The Proviso Township High Schools District 209 school board voted 5 to 1 in favor of a resolution reaffirming the district “as a Welcoming and Safe District for all students.”
Board member Claudia Medina said the measure will make the district “have a conversation … to ensure that we follow the correct procedures and know exactly what to do in extreme cases.” She expects the district could face scenarios it hasn’t faced before as a result of President Donald J. Trump’s executive orders ramping up illegal immigrant deportations.
The District 209 resolution, read in English and Spanish, reinforces the district’s commitment “to ensuring that all schools and district facilities are welcoming and safe places for students and their families,” and for providing a free public education to all area students “regardless of their immigration status.”
The resolution also addresses U.S. Immigration and Customs Enforcement, the agency responsible for seizing illegal immigrants.
Earlier this month, ICE announced raids in several metropolitan areas across the country, including in the Chicago area, resulting in 680 arrests. Forty-seven of those arrests took place in the Chicago area, with one arrest happening in Melrose Park.
The district’s resolution comes in the wake of measures taken by other government bodies, including Oak Park, which recently designated itself a Sanctuary City. Last month, Chicago Mayor Rahm Emanuel reaffirmed the city’s designation as a sanctuary city. Former D209 board president and state Rep. Emanuel “Chris” Welch (7th) also has sponsored the Immigration Safe Zones Act (or HB 462).
Other municipalities within District 209’s borders, including Maywood, Melrose Park and Forest Park, have considered passing Sanctuary City ordinances. More than 53 percent of the district’s student population is Hispanic and 30 percent of the residents in Proviso Township are Hispanic.
There was heated discussion among Medina and board member Dan Adams about the wisdom of passing the resolution after President Trump issued an executive order threatening to cut funding from entities that defy federal immigration laws and ICE officials.
The resolution states that “unless specifically required by law,” anyone formally associated with the district, including employees, representatives, volunteers and contractors, “shall refrain from inquiring about immigration status or to produce documentation regarding immigration status of a student or parent.”
The resolution also advises district employees, contractors, volunteers and representatives to require any ICE official attempting to enter district facilities to first notify the superintendent and the district’s general counsel “in advance of such entry and provide proper written authority.”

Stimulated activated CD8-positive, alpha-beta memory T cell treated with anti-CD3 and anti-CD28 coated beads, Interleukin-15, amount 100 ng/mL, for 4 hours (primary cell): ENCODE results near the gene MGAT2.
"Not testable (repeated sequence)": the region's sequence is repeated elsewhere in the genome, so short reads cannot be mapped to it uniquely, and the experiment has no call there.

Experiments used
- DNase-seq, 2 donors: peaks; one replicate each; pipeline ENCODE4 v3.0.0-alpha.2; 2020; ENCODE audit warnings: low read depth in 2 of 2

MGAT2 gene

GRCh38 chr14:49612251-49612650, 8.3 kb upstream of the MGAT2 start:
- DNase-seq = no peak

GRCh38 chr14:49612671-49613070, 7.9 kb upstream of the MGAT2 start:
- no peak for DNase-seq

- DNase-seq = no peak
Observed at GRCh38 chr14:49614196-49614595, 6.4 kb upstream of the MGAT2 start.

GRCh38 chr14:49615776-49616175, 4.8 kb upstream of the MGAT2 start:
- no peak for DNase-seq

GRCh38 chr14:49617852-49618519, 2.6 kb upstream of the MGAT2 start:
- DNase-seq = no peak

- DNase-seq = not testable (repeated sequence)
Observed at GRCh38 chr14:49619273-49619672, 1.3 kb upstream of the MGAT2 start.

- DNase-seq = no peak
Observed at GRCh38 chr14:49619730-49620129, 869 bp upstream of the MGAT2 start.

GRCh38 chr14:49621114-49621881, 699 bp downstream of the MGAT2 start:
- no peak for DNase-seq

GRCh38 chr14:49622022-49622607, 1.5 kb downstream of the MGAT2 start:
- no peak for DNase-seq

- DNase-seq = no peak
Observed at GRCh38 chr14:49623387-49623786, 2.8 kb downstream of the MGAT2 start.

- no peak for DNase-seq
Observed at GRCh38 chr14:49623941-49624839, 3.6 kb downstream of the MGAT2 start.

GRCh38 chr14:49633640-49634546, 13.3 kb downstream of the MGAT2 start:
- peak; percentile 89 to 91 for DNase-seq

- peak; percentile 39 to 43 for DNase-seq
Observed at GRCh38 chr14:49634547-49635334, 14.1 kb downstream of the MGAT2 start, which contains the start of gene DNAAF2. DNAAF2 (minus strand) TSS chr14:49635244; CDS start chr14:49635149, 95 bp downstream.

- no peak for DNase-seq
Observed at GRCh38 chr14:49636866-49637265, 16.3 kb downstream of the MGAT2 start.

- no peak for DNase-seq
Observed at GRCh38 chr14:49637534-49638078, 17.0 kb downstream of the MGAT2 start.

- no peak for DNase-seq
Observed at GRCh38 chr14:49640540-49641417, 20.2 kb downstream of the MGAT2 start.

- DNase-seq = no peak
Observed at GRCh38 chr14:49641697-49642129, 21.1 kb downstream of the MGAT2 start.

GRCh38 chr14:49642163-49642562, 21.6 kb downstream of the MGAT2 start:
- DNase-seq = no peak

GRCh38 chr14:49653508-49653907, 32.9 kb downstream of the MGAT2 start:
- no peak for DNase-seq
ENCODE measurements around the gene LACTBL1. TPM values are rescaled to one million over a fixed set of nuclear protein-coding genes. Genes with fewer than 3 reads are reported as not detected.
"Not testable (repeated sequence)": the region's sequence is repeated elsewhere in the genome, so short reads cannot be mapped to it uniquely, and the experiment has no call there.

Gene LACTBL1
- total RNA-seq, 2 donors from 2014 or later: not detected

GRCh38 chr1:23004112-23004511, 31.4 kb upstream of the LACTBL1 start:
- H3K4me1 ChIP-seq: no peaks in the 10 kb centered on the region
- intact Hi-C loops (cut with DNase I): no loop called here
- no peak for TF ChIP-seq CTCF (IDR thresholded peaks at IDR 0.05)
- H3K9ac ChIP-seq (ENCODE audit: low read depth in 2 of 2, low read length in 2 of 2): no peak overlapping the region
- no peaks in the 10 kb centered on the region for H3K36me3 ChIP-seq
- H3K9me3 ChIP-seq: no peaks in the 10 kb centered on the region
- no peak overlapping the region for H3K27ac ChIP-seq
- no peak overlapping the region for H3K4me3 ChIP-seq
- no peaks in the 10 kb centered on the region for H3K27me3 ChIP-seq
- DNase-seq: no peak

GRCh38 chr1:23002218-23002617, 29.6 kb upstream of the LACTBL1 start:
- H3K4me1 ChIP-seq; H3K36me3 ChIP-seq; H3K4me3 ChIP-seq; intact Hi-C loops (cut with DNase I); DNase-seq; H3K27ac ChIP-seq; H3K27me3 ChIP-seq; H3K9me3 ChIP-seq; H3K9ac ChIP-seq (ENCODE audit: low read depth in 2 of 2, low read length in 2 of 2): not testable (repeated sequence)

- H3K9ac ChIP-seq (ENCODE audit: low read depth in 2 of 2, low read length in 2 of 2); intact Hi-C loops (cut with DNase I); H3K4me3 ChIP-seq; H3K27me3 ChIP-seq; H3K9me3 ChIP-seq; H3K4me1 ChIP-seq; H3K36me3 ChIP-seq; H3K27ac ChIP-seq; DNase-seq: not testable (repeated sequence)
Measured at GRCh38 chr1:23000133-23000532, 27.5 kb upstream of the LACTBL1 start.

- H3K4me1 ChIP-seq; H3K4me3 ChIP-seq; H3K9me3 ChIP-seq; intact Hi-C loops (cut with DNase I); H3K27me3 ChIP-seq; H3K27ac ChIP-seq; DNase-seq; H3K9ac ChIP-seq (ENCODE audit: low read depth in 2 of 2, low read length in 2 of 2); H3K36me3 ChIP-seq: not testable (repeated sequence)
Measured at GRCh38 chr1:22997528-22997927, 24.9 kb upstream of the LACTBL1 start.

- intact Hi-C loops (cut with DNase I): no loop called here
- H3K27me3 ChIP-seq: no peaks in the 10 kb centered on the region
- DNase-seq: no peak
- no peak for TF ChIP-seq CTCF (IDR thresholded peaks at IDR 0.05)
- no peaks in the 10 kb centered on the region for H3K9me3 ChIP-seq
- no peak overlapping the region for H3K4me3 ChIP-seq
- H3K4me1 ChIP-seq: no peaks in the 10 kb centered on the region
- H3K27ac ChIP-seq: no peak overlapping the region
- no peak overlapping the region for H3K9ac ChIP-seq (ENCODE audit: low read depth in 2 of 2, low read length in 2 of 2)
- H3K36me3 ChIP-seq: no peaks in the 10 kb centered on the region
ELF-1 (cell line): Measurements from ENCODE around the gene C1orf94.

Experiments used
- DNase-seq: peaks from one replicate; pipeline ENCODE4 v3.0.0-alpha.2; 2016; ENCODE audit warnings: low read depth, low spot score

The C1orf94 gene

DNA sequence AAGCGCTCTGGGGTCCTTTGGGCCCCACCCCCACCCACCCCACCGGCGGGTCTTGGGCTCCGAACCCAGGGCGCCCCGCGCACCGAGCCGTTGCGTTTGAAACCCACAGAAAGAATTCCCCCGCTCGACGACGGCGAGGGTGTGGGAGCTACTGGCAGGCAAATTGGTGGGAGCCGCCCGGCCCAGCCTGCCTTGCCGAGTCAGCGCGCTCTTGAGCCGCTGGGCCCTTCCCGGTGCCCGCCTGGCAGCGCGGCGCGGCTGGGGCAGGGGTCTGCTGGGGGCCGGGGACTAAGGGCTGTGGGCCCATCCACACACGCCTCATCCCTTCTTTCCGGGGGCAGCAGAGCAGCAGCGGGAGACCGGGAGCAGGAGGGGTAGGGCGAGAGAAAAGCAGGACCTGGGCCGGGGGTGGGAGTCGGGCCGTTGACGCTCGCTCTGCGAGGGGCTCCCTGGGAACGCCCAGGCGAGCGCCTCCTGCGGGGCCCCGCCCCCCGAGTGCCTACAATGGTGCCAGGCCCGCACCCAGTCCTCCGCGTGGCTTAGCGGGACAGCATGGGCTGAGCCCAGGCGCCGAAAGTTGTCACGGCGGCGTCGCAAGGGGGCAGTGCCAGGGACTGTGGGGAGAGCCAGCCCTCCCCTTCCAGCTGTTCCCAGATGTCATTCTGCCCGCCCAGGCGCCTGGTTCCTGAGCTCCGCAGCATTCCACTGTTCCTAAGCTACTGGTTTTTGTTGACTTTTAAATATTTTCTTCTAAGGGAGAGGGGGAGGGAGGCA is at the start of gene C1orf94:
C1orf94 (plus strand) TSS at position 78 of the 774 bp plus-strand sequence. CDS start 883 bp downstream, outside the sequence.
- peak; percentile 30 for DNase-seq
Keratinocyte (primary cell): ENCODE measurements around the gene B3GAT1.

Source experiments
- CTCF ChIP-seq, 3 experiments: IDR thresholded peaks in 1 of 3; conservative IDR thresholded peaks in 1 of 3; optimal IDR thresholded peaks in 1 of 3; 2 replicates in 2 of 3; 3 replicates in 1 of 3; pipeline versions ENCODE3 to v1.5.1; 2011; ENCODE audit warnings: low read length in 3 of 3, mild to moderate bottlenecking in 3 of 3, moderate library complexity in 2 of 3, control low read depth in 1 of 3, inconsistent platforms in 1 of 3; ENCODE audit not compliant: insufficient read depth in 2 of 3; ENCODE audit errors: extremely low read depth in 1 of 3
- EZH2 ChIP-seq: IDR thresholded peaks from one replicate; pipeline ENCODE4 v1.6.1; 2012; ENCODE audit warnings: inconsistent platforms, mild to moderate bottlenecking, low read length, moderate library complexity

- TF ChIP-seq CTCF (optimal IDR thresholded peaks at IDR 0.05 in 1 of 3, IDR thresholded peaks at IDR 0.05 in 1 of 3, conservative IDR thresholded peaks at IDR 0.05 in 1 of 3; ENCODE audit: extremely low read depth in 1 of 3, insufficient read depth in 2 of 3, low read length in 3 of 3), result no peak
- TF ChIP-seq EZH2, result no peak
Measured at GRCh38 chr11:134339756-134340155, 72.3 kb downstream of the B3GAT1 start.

Adams said the district doesn’t have the authority to stop an ICE official from entering a school facility.
“They don’t have to listen to you,” Adams said. “They can just come in here. You can’t say, ‘Hey you have to call the superintendent.’ They’re not calling the superintendent. They’re coming in. End of story.”
Attorney William Gleason, the district’s legal counsel, said that if an ICE official shows up at a district facility “without a warrant and tells you they’re going to take somebody, I would not advise any of your staff or officials to impede with a government official because even if their action is unlawful, your interference is a crime.”
Gleason said he believes it’s unlikely that ICE agents will enter school facilities in order to fish for students who are illegal immigrants. He said that, when they do enter sensitive areas, they usually have a warrant to arrest a particular person.
“If they show up for a specific reason, your resolution is not going to stop them,” he said.
Adams, who voted against the measure, argued that the resolution’s lack of enforcement power to stop ICE renders it meaningless and that, since it reinforces many of district policies, it is unnecessarily duplicative. He also argued that it could potentially harm the district by putting it in the position to lose federal funding.
“This means absolutely nothing,” Adams said. “You’re giving kids a false sense of security by saying, ‘Oh, if we pass this resolution, you’re safe and this is a safe zone.’ … What are we going to do if they withhold funds? Are we going to raise taxes? … Has anybody ever come here and taken anybody? Has ICE ever come to this building? No. Nobody’s ever been deported from their school. But now you’re shining a spotlight on us.”
Whether or not local municipalities would actually lose federal funding by adopting Sanctuary City legislation, however, is a matter of considerable national debate.
Board members said the resolution could be subject to change after further review, but that the principle underlying the document is fixed in place.
“[This resolution is] to assure and to reaffirm that [the district] is safe and welcoming for all students,” Superintendent Jesse Rodriguez said.